Knowing good OLS tricks will also increase your overall odds of getting the F2L corner oriented without wasting time. The best example I can think of are the F2L cases with the edge solved and the corner twisted in place. By using either R U R' U' R U2 R' U' R U R' + inverse or R U' R' U' R U R' U' R U2 R' + inverse, you can always orient the F2L corner using AUF and nothing else

Another simple extension that doesn't demand you to learn a bunch of algs for an obscure algset you're never going to use, is using R S' U2 S R' and D R' S' U2 S R D' to complete F2L if you don't like your OLL case. This to me feels pretty trash in all honesty, especially since after OLL you can always avoid diag and get disproportionate amounts of EPLL, but hey, it's an idea I guess lmao (it would also never lead to an OLL skip using this method which is the other reason I don't like it)

With that all outlined, feel free to discuss, & also share some scrambles where you think this method might be good (I tried already but everything was too easy for CFOP or blockbuilding lol)
The intellectual level of the forum has risen considerably this month with all the method branches proposal. Good work and idea Jay!
 

Athefre

Member
Joined
Jul 25, 2006
Messages
1,128
Solving pieces incorrectly at the beginning of CFOP is something that is often proposed in the New Method thread here. What we often see proposed are things like "Solve the cross but the edges don't have to be permuted correctly", "Cross with two swapped edges", "F2L pairs with unpermuted corners", or things like PEG. The hope is always that you can take advantage of these positions in scrambles to decrease the overall move-count or time that it takes to get the cross and or F2L stage complete. We can think of infinite ways of incorrectly solving F2L and say to use it when it's easy in a scramble. But which of these are actually good? This would probably require some kind of computer analysis.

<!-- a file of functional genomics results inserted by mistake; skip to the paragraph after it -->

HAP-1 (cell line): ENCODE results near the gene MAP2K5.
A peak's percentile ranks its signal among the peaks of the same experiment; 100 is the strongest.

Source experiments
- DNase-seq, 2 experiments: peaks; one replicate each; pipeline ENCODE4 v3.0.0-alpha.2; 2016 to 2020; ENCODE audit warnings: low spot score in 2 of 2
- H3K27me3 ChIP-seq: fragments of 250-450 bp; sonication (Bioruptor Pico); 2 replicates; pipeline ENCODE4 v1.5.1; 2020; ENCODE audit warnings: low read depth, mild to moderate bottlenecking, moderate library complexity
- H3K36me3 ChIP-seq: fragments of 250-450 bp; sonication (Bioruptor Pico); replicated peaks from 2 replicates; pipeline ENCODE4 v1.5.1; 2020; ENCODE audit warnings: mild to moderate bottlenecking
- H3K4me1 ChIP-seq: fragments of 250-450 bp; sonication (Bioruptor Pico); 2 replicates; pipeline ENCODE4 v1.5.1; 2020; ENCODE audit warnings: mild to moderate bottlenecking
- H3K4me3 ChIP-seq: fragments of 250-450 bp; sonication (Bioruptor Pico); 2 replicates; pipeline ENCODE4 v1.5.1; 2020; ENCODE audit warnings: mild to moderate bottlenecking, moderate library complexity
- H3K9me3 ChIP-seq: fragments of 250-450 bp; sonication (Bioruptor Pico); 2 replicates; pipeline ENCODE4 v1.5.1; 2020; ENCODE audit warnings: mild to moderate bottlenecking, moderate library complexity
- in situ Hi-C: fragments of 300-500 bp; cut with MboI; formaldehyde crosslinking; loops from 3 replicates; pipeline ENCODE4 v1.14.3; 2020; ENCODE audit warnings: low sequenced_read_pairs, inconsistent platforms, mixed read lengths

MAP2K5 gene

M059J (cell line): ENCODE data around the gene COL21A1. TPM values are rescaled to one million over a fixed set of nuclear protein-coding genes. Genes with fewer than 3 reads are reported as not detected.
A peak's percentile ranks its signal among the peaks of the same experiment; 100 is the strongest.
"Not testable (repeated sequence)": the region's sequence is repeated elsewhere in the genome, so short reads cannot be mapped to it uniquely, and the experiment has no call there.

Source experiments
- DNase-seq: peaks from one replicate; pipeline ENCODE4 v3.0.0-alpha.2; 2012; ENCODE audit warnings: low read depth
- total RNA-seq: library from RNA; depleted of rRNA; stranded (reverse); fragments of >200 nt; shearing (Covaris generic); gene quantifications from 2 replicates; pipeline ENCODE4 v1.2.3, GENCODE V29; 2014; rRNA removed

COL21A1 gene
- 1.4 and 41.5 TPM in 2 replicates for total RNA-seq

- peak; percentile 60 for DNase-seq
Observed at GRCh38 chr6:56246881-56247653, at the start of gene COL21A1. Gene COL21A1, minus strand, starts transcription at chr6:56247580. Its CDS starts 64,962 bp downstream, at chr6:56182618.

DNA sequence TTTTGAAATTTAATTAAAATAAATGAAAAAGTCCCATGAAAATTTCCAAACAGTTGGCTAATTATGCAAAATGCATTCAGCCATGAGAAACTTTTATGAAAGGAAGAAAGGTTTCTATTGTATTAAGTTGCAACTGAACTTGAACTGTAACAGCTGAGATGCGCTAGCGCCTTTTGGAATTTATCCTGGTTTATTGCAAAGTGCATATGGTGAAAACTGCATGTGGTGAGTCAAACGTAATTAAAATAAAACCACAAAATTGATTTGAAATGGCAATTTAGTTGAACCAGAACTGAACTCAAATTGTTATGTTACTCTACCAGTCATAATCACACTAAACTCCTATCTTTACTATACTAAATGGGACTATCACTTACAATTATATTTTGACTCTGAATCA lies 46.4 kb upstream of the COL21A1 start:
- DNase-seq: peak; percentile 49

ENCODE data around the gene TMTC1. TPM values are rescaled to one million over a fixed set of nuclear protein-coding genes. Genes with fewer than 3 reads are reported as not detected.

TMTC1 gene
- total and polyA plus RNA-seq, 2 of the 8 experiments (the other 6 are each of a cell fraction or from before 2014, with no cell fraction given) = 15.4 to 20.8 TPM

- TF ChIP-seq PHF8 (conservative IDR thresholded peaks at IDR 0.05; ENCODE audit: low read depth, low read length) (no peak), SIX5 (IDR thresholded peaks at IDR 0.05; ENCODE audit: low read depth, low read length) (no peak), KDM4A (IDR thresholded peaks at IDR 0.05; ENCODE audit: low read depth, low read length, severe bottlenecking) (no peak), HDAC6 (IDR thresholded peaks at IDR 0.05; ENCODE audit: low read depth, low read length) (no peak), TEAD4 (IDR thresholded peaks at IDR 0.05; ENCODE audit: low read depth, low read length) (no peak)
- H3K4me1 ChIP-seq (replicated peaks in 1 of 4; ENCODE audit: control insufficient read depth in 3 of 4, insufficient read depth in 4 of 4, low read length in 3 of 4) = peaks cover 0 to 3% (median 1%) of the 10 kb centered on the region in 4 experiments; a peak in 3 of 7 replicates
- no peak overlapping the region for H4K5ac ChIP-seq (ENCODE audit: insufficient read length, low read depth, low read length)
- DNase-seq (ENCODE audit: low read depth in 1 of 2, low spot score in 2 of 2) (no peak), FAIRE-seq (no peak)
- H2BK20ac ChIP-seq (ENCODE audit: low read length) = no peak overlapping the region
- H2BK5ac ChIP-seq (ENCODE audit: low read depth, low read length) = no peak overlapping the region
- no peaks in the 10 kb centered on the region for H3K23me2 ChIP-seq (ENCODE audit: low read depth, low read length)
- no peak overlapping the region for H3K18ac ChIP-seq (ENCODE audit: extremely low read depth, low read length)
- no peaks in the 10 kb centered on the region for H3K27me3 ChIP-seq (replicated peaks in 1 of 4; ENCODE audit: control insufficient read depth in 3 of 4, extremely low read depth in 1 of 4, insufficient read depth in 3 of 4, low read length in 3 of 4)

Scramble dependent or not, intentionally placing pieces incorrectly has to be done in a way that there is a lot of freedom to fix them later. Also, it is often best to fix the messed up pieces simultaneously with a later step. EG, ACMLL, and TCLL (and its ROFL method origin) are all examples of methods which reduce move-count and save time versus what was used before them. Having a separate step at the end is pretty much the moves that it would have taken to solve the pieces correctly in the beginning. Possibly even more.

It's interesting to use the separate "correction algorithm" to influence the next steps. But if the solve relies upon the final correction algorithm being able to alter the final algorithm state, are there techniques that you could use in a normal solve instead? Such as edge influencing, corner influencing, alternate pair inserts, alternate pre-PLL algorithms, or whatever is applicable to the current method. You can develop and learn an arsenal of scramble dependent methods and try to spot them during inspection. But if you are using the same number or more moves to correct the imperfectly solved pieces later, are you saving time versus solving things correctly in the beginning and using other techniques to get your desired better final step cases?

The use of pseudo is a delicate thing. It has to be corrected eventually in the solve. But reducing the overall move-count, inspection time, thinking time, and the later step algorithm quality are all dependent upon the way that the pseudo state is corrected and even the type of pseudo used.